As freelancing and independent contracting become a more common way to earn a living in Michigan, it is essential to know how employment laws and tax laws may affect you. While it may be evident in some business relationships, there are subtle distinctions that are not always apparent.

The general definition of a contractor is an individual or company that provides labor, services and materials to complete a contracted job. The contractor and the entity requiring services sign an agreement outlining the objectives and compensation for a completed contract. The contractor then provides those services in exchange for payment.

According to the IRS, arrangements like these do not denote “employment,” and as such, do not require the entity requesting services to provide employee benefits, such as paid time off, federal tax withholding or workers’ compensation. The contracted body is responsible for maintaining these aspects of its business.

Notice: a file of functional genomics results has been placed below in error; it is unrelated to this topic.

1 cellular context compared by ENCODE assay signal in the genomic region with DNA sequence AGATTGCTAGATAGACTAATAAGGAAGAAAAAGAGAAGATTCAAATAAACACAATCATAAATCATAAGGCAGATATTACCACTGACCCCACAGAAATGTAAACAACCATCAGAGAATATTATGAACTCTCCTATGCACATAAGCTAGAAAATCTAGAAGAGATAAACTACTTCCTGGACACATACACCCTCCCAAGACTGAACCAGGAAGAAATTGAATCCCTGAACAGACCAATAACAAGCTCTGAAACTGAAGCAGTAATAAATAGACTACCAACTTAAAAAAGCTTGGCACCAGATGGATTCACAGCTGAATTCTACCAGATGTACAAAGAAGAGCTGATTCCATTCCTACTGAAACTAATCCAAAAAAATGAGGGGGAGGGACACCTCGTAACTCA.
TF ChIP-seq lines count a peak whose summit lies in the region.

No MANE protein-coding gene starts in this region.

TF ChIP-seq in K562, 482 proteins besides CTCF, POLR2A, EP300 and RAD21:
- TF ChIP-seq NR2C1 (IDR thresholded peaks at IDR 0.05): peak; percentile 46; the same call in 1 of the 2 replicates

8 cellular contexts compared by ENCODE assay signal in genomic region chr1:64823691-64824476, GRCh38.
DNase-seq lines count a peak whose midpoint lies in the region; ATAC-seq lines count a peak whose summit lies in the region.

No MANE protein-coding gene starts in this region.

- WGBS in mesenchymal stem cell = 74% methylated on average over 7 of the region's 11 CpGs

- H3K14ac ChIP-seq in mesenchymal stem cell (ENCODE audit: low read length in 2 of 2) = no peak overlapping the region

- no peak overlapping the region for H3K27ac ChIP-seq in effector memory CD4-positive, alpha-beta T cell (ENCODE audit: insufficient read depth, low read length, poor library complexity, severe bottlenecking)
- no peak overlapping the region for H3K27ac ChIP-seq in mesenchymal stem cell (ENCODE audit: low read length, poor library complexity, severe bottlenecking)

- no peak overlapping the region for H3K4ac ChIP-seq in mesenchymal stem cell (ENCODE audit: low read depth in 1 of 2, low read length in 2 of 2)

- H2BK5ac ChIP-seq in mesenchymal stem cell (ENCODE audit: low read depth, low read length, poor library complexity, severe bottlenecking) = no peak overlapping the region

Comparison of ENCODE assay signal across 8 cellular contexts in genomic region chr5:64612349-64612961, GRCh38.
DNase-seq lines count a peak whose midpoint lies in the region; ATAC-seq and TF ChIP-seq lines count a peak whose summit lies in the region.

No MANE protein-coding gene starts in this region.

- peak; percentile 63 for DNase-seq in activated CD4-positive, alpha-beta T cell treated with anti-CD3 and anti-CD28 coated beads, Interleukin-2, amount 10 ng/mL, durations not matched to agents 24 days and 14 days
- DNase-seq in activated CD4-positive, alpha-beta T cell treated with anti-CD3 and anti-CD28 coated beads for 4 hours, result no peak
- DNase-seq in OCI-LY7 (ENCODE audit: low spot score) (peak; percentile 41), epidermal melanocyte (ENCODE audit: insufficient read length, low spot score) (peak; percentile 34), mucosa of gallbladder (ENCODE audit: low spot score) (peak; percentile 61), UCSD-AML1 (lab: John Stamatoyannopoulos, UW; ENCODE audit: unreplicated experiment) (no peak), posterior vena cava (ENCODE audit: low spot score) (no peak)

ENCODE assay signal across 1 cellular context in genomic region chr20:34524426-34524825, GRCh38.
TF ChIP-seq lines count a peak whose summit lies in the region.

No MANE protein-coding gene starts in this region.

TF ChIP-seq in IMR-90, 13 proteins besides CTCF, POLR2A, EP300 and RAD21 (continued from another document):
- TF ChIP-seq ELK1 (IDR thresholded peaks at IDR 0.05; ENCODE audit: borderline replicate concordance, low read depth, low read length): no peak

While this seems relatively clear, the line between contractor and employee blurs regarding three key factors:

  • Behavioral—Control over how the workers do their jobs or what they do to complete the contract
  • Financial—Business aspects such as supply reimbursement, who provides tools and materials and worker compensation
  • Relationship—Agreements regarding benefits like insurance and pension plans, continuation of the business relationship after the contract is complete and whether the work is a significant aspect of the business

Companies and workers need to understand and define their relationship prior to engagement to determine the relationship. However, individual cases vary, and there is no one exact set of factors that indicates an independent contractor or employee.

The purpose of this information is to give you an idea of the differences between independent contractors and employees but is not intended as legal advice.